“The New Network Edge” is nomenclature developed by some telecommunications and data center industry participants to describe what they see as a new paradigm in networking – getting content delivery closer to the end user and away from bottlenecked major peering points. The Internet started with just four major peering points centered in major metropolitan and technology areas in the US – Chicago, New York City, Washington D.C. and Palo Alto, California. In the early 2000s, five more were added – Boston, Dallas, Los Angeles, Miami and Seattle. These have since grown to more than 100 buildings in North America, all still clustered around these cities as well as a few other highly populated municipalities.
Currently, every Internet transaction has to go through at least one, and probably multiple, Internet Exchanges. For instance, say you are working in Salt Lake City, Utah, and you are trying to download a movie from Netflix; the nearest public Internet Exchange to you is in Denver, Colorado, so you may be waiting a while to watch your movie if it has to download from there. Other smaller cities have similar issues – Phoenix’s content gets delivered through Los Angeles, the entire state of Michigan from Chicago at best and New York at worst, and Houston might be getting its content from as close as Dallas, but many times from Virginia as well – a full 1,300 highway miles away.
Akamai’s original work-around for slow content delivery was to cache the data at the major peering sites but, as mentioned above, even that is really not sufficient for users in smaller cities that are geographically distant from ANY peering site. Now, Communications Service Providers (CSPs) and content providers are starting to build smaller data centers in Tier II and III cities in order to deliver the content faster. Some experts describe this as “tricking the Internet” into quicker connections for users located away from major peering exchanges.
Traditionally, the major Internet Exchanges were free for CSPs to interconnect but, because they are so congested now, paid peering models have emerged. One of the first to charge for a faster interconnection was Comcast, who are now part of a group investing in a $500 million project to build 50 of these new edge data centers in smaller US cities. EdgeconneX, the data center supplier for this project, has delivered 20 of these high-density Tier 3 small (5,000 to 10,000 square feet) data centers so far. The intent is to by-pass the long-haul network by attracting broadband ISPs, fiber network operators, content and application companies to interconnect with CDNs in these purpose-built data centers. Below is a list of its locations and participants so far.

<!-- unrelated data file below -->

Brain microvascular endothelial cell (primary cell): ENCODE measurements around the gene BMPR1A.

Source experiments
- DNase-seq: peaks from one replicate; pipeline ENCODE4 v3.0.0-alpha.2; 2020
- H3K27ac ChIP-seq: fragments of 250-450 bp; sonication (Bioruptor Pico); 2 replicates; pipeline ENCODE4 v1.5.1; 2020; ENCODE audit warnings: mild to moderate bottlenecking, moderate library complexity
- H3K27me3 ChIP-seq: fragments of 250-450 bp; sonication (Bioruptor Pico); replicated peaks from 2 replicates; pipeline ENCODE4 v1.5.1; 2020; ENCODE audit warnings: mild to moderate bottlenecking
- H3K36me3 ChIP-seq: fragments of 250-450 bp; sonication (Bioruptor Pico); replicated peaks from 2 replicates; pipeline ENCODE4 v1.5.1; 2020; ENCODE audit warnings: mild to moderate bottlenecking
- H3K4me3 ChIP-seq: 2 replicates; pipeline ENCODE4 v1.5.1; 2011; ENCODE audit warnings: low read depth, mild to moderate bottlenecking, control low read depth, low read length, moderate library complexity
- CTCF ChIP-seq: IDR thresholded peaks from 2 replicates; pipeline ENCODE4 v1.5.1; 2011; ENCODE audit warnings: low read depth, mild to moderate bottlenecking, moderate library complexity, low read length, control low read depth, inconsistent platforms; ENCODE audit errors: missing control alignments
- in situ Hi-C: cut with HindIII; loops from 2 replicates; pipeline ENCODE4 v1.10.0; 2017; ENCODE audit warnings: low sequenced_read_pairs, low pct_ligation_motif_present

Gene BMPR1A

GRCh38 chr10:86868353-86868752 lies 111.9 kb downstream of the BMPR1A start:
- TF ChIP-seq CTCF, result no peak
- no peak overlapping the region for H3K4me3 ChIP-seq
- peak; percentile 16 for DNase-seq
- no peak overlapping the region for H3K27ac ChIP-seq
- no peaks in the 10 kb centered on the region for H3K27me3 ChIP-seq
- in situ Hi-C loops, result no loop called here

All of these data centers are designed for high-density racks with power distribution upwards of 20kW per cabinet and 600W per square foot. The raised-floor height is 30 inches with N+1 computer room air conditioners (CRACs) in separate suites.
Six of these 20 data centers have content provider tenants so far, so EdgeConneX is starting to get traction. Peering sites have always been a part of the co-location portfolio, just usually in larger cities like Chicago, Los Angeles and New York. In fact, Equinix, the largest retail co-location provider in the world, has one of the largest peering presences in the world as well. But, it divested its smaller data centers that were in secondary markets several years ago. Its business model is centered around the major exchange sites.
From a consumer perspective, while a large part of the US population live where the original peering points exist, the majority of them do not. And, the “rural” masses are very frustrated with the promise of broadband and everything-on-demand that does not quite work the way it should. Rural, of course, is a mischaracterization since Phoenix has a population of almost 1.6 million and Jacksonville of 842-thousand. In fact, if population density was the only criteria, San Diego, Austin and Indianapolis would have been included before Washington D.C.
EdgeconneX has built three of its new edge data centers that coincide with major peering hubs in Boston, Miami and Seattle. These choices make sense, as these cities do not have the volume of peering that some of the larger areas like New York and Northern Virginia do. In addition, these round out the four corners of the US and there are major fiber trunks available for network connections.